Well I can’t believe it’s over and I actually survived.
I’m not going to lie, in the week leading up to the run I was extremely nervous.
My training had not really gone to plan, and even my work mate kept telling me she was concerned for my safety (yes, Cat, I’m referring to you).
In all honesty, I hate the cold. I’m not sure why I keep ending up in these cold situations. First riding in snow in Canada, then the polar run/s, even the boiler in our flat just stopped working.
I guess there is something about the cold I must be drawn to – perhaps the ‘not-knowing-if-I-will-survive’ feeling. I can just imagine my Dad’s response to that last comment – don’t worry Dad, as usual I won’t tell you about it until I’ve survived it.
The Polar Challenge
Originally I had signed up to just the full marathon. However, once I met a couple of the other runners, and discovered they were signed up to do the Polar Challenge (running both the half marathon and the full marathon), I decided I had better just sign up too. Screw the lack of training and fear of the cold! The finisher t-shirt was in my colour, so what’s it matter if I lose a couple of toes in the process?
Due to some hurricane winds and wet weather the race days got moved. This is probably a good thing, seeing as on the original race day, our arctic bus (built like a bloody tank) almost slid off a bridge into some freezing water. Perhaps that story is for another day – my biggest fan (aka. my Dad) can only take so much news at once. Nonetheless, if we had the race day on the original day, there probably would have been far more injuries.
I took it pretty easy in the Half Marathon. We drove an hour to the start in a freezing cold bus. I had about 5 layers on and could not feel my toes at the starting line. At this stage I thought I was going to lose a couple of toes to frost bite, before even starting the race. You don’t really need toes anyway, do you? Just extra weight.
10 minutes into the run, and I was sweating more than running in a Perth summer. I was sweating to the point that I was actually scared of running. I knew that as soon as I hit the Ice Cap I would instantly freeze.
So the first 6km didn’t really go very smoothly. I was dropping things, sweating, tripping over my own feet… I ended up just walking most of it and taking photos.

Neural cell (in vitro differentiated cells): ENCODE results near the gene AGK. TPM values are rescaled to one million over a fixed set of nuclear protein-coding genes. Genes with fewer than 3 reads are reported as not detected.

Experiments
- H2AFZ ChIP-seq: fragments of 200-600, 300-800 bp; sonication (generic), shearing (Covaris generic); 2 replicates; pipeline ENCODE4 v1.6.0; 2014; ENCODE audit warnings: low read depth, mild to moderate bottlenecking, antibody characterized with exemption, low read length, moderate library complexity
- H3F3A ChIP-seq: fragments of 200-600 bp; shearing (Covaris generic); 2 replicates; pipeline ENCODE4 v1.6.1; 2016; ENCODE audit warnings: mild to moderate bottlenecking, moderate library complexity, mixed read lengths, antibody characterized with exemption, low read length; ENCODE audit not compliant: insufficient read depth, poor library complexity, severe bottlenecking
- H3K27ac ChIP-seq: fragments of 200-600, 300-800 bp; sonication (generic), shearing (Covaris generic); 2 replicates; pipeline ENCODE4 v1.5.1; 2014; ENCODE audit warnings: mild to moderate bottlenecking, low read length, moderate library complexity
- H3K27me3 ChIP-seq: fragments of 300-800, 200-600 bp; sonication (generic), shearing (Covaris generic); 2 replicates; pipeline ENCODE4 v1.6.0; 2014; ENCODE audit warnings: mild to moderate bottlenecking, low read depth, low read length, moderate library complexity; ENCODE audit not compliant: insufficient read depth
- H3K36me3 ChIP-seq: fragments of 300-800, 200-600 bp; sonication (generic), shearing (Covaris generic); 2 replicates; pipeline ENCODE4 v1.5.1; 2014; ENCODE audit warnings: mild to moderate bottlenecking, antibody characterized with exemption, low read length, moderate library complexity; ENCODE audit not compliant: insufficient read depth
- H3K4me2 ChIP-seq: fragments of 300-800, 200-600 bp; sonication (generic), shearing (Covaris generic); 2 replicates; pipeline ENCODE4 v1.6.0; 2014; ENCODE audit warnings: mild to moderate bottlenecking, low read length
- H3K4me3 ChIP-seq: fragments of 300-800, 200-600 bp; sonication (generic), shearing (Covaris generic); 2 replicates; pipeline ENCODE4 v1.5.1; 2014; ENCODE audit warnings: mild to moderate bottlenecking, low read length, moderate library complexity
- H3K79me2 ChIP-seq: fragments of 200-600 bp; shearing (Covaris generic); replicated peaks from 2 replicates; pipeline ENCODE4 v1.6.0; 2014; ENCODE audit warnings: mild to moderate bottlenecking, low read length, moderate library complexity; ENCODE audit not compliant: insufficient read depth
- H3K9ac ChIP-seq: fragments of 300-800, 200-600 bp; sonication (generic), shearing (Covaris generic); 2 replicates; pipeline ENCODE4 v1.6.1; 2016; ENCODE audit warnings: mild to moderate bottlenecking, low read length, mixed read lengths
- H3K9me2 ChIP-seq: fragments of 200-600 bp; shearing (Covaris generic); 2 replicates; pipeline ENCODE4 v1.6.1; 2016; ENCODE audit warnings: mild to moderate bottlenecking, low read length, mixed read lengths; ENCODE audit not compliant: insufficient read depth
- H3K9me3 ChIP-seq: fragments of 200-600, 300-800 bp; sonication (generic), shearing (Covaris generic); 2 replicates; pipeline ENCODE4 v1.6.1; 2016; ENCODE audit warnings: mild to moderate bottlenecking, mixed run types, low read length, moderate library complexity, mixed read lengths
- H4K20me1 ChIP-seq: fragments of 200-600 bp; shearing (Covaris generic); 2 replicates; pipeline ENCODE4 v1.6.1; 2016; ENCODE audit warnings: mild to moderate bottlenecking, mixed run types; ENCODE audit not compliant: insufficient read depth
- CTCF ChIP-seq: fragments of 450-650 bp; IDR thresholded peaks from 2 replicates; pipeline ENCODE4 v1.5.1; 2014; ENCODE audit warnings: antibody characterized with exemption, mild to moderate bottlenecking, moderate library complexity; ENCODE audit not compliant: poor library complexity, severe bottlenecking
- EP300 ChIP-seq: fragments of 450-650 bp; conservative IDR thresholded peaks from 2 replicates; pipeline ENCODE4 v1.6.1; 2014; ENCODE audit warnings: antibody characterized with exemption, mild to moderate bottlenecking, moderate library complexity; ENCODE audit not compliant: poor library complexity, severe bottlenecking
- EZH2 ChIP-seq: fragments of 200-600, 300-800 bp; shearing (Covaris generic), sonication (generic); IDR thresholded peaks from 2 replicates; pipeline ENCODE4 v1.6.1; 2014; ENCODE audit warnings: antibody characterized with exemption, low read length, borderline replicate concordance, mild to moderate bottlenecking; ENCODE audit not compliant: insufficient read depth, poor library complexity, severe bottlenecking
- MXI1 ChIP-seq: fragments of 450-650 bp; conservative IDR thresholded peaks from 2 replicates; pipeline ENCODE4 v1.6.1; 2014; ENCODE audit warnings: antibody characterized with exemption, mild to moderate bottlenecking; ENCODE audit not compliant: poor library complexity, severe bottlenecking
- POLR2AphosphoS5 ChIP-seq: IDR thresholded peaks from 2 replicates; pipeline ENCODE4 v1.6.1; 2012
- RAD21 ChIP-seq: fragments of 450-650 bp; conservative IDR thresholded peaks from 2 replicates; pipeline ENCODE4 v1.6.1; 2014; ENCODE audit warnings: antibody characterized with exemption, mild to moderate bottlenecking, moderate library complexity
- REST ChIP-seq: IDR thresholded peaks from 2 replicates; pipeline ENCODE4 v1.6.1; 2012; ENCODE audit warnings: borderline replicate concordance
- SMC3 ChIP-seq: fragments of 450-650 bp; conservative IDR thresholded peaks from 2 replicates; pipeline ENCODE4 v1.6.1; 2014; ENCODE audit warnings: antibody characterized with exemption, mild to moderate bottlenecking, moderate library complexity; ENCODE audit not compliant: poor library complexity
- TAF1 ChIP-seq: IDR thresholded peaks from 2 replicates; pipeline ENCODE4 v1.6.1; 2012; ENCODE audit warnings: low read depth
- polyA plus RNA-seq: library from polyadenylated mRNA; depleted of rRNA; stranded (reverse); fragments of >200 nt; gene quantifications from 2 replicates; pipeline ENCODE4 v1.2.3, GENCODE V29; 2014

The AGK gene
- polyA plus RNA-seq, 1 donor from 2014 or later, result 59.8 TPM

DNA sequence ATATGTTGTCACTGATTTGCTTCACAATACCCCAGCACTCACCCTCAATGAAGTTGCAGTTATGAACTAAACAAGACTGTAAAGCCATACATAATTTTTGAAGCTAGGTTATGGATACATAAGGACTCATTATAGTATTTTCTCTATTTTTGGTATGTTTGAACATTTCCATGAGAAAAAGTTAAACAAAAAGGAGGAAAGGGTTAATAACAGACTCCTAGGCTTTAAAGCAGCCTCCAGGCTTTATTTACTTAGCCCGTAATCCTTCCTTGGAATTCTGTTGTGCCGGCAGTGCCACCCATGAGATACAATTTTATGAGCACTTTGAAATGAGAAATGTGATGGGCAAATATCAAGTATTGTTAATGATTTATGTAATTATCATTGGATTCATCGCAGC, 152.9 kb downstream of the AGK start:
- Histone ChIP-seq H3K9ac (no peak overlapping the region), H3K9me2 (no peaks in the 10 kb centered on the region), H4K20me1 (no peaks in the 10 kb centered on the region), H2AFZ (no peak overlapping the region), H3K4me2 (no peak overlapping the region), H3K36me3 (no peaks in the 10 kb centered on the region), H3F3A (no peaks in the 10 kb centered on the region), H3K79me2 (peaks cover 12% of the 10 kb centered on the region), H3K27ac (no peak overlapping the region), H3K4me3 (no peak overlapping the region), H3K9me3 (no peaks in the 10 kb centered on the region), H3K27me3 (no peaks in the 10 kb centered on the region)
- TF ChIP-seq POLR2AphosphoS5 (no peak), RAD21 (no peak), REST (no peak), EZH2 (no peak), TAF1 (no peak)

Then I hit the Ice Cap.
Running on the Ice Cap was by far my favourite part of the run. My heavy-duty spikes were awesome! Apart from getting a bit carried away and running the complete wrong direction, it couldn’t have gone much better. I also managed not to freeze – so that was a bit of a bonus.
The rest of the run was amazing. The course went past several frozen lakes and glaciers, and over several step gravelly hills. Eventually I finished the half as a PW (personal worst) time, however I really enjoyed it and was much more prepared for the full.
I’m now feeling conscious that I have never wrote about a run before, and this may turn out to be the longest and most boring blog post I’ve ever written… So I’m going to summarise the rest of my time in Greenland in bullet point form.
Greenland: icy, cold winds, lots of meat (unfortunately for me), lots of emptiness, dancing Northern Lights, the smallest cities in the world, bloody expensive beers (though there are two craft breweries – hooray).
Marathons: amazing, cold (though I still managed to sweat buckets), hilly, icy, quiet.
Runners: probably my favourite part of the run and the whole trip was the runners. This was the first run(s) where I never listened to any music, and spent half of the time chatting to other runners. There may have only been 120+ of us, but I felt less alone than the ‘40,000+ runners’ events I’ve done. Such an inspiring bunch that have given me plenty of ideas for future challenges.
Placing (out of the females):
- Half marathon: 14th